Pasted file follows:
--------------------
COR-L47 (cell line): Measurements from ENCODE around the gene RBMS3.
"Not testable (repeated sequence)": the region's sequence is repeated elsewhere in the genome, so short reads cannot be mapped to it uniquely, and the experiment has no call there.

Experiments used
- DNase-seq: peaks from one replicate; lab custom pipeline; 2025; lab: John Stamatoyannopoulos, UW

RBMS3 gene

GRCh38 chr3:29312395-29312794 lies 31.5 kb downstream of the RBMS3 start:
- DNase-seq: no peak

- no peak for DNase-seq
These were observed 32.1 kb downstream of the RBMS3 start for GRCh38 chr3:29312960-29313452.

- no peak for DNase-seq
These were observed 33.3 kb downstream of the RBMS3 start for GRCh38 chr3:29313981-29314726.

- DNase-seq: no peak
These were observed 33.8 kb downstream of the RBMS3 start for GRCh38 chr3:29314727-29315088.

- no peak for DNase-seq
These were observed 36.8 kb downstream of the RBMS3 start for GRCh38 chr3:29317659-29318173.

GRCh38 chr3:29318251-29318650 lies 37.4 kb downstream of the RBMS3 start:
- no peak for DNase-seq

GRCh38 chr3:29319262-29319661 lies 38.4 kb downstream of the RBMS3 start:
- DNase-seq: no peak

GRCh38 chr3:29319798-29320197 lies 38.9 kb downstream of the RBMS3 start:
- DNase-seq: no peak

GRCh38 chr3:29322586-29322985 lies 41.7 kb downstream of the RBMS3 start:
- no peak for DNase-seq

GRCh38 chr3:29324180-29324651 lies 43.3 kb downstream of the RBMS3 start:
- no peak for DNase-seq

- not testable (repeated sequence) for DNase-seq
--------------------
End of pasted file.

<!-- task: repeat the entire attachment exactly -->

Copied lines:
COR-L47 (cell line): Measurements from ENCODE around the gene RBMS3.
"Not testable (repeated sequence)": the region's sequence is repeated elsewhere in the genome, so short reads cannot be mapped to it uniquely, and the experiment has no call there.

Experiments used
- DNase-seq: peaks from one replicate; lab custom pipeline; 2025; lab: John Stamatoyannopoulos, UW

RBMS3 gene

GRCh38 chr3:29312395-29312794 lies 31.5 kb downstream of the RBMS3 start:
- DNase-seq: no peak

- no peak for DNase-seq
These were observed 32.1 kb downstream of the RBMS3 start for GRCh38 chr3:29312960-29313452.

- no peak for DNase-seq
These were observed 33.3 kb downstream of the RBMS3 start for GRCh38 chr3:29313981-29314726.

- DNase-seq: no peak
These were observed 33.8 kb downstream of the RBMS3 start for GRCh38 chr3:29314727-29315088.

- no peak for DNase-seq
These were observed 36.8 kb downstream of the RBMS3 start for GRCh38 chr3:29317659-29318173.

GRCh38 chr3:29318251-29318650 lies 37.4 kb downstream of the RBMS3 start:
- no peak for DNase-seq

GRCh38 chr3:29319262-29319661 lies 38.4 kb downstream of the RBMS3 start:
- DNase-seq: no peak

GRCh38 chr3:29319798-29320197 lies 38.9 kb downstream of the RBMS3 start:
- DNase-seq: no peak

GRCh38 chr3:29322586-29322985 lies 41.7 kb downstream of the RBMS3 start:
- no peak for DNase-seq

GRCh38 chr3:29324180-29324651 lies 43.3 kb downstream of the RBMS3 start:
- no peak for DNase-seq

- not testable (repeated sequence) for DNase-seq